Rules and Handicap
Rules of Golf
As the governing body of golf in Canada, Golf Canada holds the exclusive right to publish and distribute the Rules of Golf in Canada.
The Rules are updated every four years through the work of the Royal & Ancient Golf Club of St Andrews, Scotland and the United States Golf Association. A joint committee of these associations, on which the Rules Chairman of Golf Canada sits, is charged with revising, modernizing and improving the Rules of Golf and the Decisions on the Rules of Golf. These two documents form the complete Rules of Golf that are used universally throughout the world of golf.
The Rules of Golf and Decisions on the Rules of Golf are available for purchase online or by calling us at 1-800-263-0009.
In addition to publishing the Rules, Golf Canada has created a national Rules Education Program that leads to national certification as a Rules Official. The program description is contained on the Rules Education page on this website. You will also find links to the lists of conforming clubs and balls that are used by all associations and updated monthly by the USGA.
For clubs or committees in charge of competitions, the Conditions of Competition and Standard Local Rules that Golf Canada implements at all championships is posted for your reference. In addition, a list of local rules that should be considered is available on this website.
Rules of Golf Quick Links
- Principal Rules Changes - 2012
- Decisions on the Rules of Golf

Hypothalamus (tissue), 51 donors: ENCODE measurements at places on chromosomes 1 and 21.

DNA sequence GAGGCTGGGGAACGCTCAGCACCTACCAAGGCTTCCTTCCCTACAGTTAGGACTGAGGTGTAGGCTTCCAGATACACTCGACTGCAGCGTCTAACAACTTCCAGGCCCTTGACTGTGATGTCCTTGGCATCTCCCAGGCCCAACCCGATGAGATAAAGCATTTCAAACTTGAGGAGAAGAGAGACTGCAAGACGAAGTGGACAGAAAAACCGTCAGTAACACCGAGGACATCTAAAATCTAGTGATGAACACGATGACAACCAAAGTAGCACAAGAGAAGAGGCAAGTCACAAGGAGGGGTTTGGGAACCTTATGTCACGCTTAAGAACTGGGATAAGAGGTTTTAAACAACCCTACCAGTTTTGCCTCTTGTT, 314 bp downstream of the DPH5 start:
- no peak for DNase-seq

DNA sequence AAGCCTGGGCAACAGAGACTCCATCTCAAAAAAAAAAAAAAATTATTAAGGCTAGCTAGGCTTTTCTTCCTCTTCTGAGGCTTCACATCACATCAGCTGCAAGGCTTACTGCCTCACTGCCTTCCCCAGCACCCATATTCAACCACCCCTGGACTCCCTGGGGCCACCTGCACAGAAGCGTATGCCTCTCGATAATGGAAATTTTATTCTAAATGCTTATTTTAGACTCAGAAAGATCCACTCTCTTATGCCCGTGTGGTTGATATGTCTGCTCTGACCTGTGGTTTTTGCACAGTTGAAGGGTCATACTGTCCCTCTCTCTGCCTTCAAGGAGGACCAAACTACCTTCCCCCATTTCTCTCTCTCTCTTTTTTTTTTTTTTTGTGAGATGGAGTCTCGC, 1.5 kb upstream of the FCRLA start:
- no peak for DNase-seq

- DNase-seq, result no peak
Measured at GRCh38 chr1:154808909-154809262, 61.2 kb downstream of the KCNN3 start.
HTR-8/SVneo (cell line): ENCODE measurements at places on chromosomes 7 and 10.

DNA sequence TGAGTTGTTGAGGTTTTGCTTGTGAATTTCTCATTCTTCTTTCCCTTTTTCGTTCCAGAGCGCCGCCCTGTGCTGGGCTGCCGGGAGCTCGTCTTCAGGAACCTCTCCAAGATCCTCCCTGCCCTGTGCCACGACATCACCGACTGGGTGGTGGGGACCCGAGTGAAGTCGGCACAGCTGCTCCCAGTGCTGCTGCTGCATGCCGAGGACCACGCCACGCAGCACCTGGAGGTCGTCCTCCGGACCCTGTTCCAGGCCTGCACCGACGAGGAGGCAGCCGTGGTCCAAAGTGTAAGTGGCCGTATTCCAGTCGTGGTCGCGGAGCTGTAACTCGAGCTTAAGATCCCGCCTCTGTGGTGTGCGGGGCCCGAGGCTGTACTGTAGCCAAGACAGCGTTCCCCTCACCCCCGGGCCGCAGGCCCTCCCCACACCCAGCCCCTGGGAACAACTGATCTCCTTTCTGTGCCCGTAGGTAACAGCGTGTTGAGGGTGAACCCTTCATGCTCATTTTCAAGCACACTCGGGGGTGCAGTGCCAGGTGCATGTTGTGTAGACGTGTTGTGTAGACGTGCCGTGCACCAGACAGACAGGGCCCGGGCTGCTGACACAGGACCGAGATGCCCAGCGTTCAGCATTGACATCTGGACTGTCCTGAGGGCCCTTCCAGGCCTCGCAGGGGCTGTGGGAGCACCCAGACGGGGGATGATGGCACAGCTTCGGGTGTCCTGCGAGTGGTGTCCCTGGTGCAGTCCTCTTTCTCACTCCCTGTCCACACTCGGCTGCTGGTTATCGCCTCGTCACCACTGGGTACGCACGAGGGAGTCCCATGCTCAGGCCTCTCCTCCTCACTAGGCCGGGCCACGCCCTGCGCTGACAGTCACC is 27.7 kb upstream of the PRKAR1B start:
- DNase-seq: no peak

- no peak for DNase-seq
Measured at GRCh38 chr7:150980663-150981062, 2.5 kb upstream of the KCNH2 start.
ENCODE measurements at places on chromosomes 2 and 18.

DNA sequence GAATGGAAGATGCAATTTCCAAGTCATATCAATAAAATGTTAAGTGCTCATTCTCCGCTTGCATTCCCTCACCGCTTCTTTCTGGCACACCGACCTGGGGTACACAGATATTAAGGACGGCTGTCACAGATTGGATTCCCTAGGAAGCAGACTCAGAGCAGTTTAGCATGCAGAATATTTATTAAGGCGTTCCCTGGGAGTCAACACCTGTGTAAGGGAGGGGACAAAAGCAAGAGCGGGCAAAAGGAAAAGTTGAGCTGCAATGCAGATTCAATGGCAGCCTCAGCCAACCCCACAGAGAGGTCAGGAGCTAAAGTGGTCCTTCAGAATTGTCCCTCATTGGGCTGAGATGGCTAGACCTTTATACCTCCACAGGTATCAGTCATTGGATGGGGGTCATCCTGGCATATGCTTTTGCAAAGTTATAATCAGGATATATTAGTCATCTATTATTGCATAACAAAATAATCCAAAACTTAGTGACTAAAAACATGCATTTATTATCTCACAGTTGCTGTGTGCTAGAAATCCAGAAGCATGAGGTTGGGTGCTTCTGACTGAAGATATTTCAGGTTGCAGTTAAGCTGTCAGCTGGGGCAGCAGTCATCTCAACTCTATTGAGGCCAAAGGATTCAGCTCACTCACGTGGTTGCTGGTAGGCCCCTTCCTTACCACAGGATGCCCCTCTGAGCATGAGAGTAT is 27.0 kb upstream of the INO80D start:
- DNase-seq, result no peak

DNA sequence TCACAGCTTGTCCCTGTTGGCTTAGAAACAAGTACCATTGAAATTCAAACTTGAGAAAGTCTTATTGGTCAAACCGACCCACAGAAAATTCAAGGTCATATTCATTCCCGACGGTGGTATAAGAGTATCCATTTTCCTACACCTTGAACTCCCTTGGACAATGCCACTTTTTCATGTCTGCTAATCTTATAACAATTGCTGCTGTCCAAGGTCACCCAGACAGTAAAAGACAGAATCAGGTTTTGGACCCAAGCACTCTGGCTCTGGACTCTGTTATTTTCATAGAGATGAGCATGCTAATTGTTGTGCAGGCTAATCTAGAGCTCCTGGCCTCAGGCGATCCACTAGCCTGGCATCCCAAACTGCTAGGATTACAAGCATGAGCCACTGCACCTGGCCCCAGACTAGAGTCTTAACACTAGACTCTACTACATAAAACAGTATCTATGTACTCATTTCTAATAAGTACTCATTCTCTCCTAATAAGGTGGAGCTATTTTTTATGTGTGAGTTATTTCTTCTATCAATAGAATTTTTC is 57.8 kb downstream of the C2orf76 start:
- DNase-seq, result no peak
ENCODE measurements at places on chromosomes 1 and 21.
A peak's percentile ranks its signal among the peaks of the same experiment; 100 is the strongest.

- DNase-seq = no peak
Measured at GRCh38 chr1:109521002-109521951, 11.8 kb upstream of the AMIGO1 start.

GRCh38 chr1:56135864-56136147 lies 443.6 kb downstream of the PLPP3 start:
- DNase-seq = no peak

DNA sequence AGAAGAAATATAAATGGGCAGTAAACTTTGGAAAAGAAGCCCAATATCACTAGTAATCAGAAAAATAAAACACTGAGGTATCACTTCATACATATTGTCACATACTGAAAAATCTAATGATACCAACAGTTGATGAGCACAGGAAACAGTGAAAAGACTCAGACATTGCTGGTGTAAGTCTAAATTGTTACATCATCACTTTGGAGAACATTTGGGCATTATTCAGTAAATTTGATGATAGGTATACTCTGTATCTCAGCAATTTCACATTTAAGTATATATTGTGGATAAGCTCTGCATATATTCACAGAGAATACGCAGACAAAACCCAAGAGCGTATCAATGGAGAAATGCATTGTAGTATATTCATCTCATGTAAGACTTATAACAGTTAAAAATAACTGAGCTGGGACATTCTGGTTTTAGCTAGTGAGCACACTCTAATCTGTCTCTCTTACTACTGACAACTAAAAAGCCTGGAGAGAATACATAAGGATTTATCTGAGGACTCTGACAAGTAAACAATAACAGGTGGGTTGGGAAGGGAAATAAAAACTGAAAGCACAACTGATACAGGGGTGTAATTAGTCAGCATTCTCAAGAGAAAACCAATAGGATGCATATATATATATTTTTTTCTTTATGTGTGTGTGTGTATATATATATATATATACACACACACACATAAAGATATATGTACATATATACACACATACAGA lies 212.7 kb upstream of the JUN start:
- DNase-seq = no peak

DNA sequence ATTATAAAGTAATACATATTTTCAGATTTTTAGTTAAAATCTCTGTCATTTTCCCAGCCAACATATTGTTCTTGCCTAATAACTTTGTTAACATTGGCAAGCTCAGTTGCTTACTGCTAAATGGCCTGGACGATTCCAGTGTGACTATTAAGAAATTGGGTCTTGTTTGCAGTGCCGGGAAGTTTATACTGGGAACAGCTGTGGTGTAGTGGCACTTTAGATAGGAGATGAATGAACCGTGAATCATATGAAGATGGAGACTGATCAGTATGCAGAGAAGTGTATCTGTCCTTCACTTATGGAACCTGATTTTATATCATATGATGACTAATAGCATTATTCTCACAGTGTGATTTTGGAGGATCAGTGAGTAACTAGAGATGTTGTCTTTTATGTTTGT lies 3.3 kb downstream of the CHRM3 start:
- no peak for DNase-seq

- Rules Education
- Local Rules
- Easy Guide to the Rules of Golf (PDF)
- Ask a Rules Expert
Golf Canada is the authoritative body for the purposes of establishing and maintaining a uniform handicap system for golf clubs in Canada in co-operation with the provincial golf associations.
The purpose of the Golf Canada Handicap System is to make the game of golf more enjoyable for golfers by providing a means of measuring one's performance and progress and to enable golfers of differing abilities to compete on an equitable basis.
Through this system, each golfer establishes an "Golf Canada Handicap Factor" which is a numerical measurement of a player's potential (not actual) scoring ability on a course of standard difficulty.
The Handicap Factor is calculated using the best 10 of the player's last 20 rounds and updated with each new round played. The Handicap Factor travels with the golfer from course to course and is adjusted up or down depending on the length and difficulty of the course played, resulting in a "Course Handicap". The Course Handicap is the number of strokes a golfer receives from a specific set of tees at the course played and represents the number of strokes he would require to play equitably against a "scratch" golfer (a golfer with a Handicap Factor of "0.0'). The more difficult the golf course, the more strokes the golfer receives and vice versa.
The relative difficulty of a golf course is determined jointly by Golf Canada and the provincial golf association using the Golf Canada Course and Slope Rating System. Specially trained Course Rating Teams evaluate the difficulty of a golf course based on such variables as length and a number of obstacle factors (e.g. topography, bunkers, water hazards, severity of rough, etc).
Only Golf Canada member golf clubs are permitted to use the Golf Canada Handicap System and Golf Canada Course Rating System and related trademarks and service marks and must do so in a manner that preserves the integrity and reliability of these systems. All rights to use these systems and related trademarks and service marks terminate should the golf club cease to be a member in good standing with Golf Canada.